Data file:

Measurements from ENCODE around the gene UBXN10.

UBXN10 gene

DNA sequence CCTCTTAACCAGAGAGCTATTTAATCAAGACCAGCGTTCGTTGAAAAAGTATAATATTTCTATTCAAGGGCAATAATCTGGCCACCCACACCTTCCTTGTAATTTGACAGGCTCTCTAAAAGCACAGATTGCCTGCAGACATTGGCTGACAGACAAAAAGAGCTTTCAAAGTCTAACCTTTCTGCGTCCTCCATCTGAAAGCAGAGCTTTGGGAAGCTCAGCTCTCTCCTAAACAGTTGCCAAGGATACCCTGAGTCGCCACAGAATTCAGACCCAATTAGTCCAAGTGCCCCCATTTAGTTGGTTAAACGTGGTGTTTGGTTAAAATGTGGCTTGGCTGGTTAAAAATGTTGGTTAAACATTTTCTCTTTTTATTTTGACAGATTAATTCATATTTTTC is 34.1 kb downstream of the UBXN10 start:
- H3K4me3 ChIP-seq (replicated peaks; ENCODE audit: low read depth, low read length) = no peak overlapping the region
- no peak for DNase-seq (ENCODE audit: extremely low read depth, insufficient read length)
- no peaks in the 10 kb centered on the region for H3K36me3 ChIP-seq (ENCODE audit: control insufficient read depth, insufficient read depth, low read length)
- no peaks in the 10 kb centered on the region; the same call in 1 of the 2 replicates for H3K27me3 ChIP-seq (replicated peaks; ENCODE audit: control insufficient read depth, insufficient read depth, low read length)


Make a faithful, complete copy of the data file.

Measurements from ENCODE around the gene UBXN10.

UBXN10 gene

DNA sequence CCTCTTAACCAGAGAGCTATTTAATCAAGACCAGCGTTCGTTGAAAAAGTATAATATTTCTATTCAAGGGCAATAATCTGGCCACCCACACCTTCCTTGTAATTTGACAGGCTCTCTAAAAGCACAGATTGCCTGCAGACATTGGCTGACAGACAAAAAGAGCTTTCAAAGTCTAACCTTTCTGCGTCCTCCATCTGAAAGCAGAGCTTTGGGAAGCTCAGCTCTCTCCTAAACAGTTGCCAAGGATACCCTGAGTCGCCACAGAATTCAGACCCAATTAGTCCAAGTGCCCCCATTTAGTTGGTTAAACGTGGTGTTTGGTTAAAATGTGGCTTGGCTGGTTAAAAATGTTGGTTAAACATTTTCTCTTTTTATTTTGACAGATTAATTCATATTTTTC is 34.1 kb downstream of the UBXN10 start:
- H3K4me3 ChIP-seq (replicated peaks; ENCODE audit: low read depth, low read length) = no peak overlapping the region
- no peak for DNase-seq (ENCODE audit: extremely low read depth, insufficient read length)
- no peaks in the 10 kb centered on the region for H3K36me3 ChIP-seq (ENCODE audit: control insufficient read depth, insufficient read depth, low read length)
- no peaks in the 10 kb centered on the region; the same call in 1 of the 2 replicates for H3K27me3 ChIP-seq (replicated peaks; ENCODE audit: control insufficient read depth, insufficient read depth, low read length)